Monthly Archives: September 2013
Rice pudding is one of my dad’s favorite desserts. Way back when, my dad took me around for college visits (I told you it was way back when). When we arrived in Cambridge, we took a walk through Harvard Square. I remember it started raining, so we ducked into the closest doorway. We found ourselves in Mr. Bartley’s Burger Cottage. Little did I know that we’d stumbled upon a local institution. My dad was hungry, so he ordered an appetizer: a bowl of rice pudding. Then, we feasted on hamburgers and fries. My dad ordered rice pudding again for dessert.
I like rice pudding too. I think of it as a delicious way to use up leftover rice. This week’s recipe for French Fridays with Dorie is Rice Pudding and Caramel Apples. The rice pudding recipe is different than my usual method, so I was interested to try. The caramel apples sounded amazing, independent of the pudding.
Rather than leftover rice, Dorie’s recipe starts by boiling Arborio rice until it is partially cooked. Then, the rice is cooked in a quart of milk (I used 1% rather than whole) along with some sugar until the rice is tender and all the milk is almost, but not completely, absorbed. Simple, other than giving it the occasional stir and keeping an eye on the pot to be sure the milk doesn’t boil over.
The one mystery of rice pudding is what to do with the skin that keeps developing on the top. Do you discard it or just keep stirring it in? Over the course of the half hour I cooked and stirred, I did both.
The apples were relatively easy too. Have I mentioned that I’m afraid of molten sugar? Fortunately, until I looked at the sugar moistened with lemon juice bubbling in the skillet, I didn’t realize that was what I was doing. Once the sugar was melted, I stirred in apple juice and the apples and continued to let it boil away. Finally, heavy cream is added and the caramel gets boiled some more to mellow the sauce.
Now the hardest part – waiting to taste it…The caramel apples were dangerously hot. The rice pudding was far above room temperature. An ice bath solved the problem for the rice pudding. I wanted the apples to be warmer so just let them sit on the counter.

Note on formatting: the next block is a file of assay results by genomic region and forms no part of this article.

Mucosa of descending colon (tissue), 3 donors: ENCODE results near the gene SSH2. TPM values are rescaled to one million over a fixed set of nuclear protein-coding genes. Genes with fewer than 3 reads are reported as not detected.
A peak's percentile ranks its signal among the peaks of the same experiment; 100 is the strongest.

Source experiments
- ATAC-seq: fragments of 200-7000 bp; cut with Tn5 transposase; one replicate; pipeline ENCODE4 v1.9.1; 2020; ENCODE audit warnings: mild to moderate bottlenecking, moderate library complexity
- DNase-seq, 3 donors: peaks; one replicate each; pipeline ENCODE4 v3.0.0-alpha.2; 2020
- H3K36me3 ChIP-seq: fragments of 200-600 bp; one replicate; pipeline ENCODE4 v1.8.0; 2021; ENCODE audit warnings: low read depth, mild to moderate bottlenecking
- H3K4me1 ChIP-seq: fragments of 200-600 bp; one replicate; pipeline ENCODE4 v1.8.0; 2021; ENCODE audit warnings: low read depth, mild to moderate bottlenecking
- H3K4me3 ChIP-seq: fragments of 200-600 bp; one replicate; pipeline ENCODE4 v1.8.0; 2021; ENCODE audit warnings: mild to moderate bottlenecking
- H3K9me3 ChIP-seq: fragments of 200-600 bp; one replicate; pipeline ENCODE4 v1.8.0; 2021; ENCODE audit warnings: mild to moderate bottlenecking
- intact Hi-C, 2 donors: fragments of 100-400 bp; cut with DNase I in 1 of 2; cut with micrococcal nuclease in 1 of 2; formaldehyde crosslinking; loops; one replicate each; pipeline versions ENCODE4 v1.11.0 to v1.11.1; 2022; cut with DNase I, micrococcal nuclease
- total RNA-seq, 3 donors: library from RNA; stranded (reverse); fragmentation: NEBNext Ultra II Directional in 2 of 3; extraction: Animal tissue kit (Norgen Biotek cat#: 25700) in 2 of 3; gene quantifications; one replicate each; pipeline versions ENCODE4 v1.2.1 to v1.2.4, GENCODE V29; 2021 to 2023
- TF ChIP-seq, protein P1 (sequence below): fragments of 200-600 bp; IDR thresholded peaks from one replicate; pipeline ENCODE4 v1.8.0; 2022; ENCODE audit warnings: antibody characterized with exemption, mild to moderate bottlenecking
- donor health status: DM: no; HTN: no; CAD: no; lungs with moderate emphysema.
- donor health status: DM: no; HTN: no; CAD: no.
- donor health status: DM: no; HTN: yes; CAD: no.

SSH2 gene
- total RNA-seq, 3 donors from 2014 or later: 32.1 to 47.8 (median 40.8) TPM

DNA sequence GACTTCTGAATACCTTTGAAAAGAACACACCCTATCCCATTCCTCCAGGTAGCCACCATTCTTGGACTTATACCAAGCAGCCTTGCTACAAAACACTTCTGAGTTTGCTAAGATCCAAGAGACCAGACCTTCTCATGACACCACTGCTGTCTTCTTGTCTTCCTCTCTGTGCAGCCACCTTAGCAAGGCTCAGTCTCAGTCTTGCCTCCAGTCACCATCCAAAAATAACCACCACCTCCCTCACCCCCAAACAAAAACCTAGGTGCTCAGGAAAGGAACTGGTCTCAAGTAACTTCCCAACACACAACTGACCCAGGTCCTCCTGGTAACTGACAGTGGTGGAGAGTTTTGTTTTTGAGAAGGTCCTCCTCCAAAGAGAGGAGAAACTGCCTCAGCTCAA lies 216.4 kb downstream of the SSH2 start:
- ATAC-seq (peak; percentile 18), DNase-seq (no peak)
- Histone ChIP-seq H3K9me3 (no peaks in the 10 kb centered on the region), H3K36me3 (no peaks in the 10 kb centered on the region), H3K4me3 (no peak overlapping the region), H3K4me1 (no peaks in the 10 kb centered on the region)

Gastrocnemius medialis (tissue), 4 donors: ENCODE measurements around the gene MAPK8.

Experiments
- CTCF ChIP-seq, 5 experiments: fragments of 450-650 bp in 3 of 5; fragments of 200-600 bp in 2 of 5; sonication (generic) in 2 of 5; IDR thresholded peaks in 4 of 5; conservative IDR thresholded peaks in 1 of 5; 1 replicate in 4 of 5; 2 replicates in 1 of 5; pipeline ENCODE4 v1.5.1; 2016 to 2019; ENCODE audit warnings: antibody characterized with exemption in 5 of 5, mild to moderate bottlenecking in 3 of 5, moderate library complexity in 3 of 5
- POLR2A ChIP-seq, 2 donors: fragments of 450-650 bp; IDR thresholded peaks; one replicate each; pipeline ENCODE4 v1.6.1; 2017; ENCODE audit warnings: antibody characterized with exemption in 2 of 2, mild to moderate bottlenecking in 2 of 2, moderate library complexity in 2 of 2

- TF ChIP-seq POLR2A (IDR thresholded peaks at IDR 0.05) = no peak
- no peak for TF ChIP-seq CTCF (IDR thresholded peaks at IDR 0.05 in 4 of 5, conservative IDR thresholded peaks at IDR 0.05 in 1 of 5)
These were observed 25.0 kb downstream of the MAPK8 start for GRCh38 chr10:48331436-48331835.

I had to wait about half an hour. As suggested, I layered apples, pudding and more apples, parfait-style in a glass. Definitely fancier than my usual rice pudding, but equally delicious.
Honestly, I don’t know whether I’d make the rice pudding this way. I’d probably use my tried-and-true method. The caramel apples are the keeper part of this recipe. I’d definitely make them again. I am thinking up other ways to use them: topping yogurt, in a tart, in a turnover. The possibilities are endless.
Now for a word about the Doristas. Last weekend, I attended the International Food Bloggers Conference in Seattle. A primary motivator for signing up was the keynote speaker, none other than Dorie Greenspan, and the opportunity to meet about a dozen of my fellow French Friday bloggers.
Cyberfriends are an odd duck. On the one hand, week after week, you read their personal stories on their blogs and converse through comments and occasional emails so you know them. On the other hand, they are strangers. When I was young, I had various pen pals, and though we wrote letters back and forth for months, I never actually met any of them in person. The anticipation of meeting the Doristas gave me a similar feeling, like I was going to meet my pen pals.
Well, the actual meeting exceeded all expectations. When I arrived in the lobby of the hotel, I recognized a small group from their pictures on their blogs or from Facebook. They recognized me too. Hugs all around, and more hugs as more Doristas arrived. Over the course of the weekend, we bonded. Though we were sort of strangers at the beginning of the weekend, we all hand common interests and the more I got to know each person, I felt like the group was filled with people that would be my friends regardless of how we met. Everyone seemed to genuinely enjoy each other’s company.
Aside from conference activities, we explored Seattle together for some early morning breakfasts, and on Sunday night, before we went our separate ways, we shared a final dinner together. By the end of the weekend, I felt like I was saying goodbye to my friends from summer camp. My heart swells to think of all the good feelings that flowed between us throughout the weekend. It was a unforgettable experience.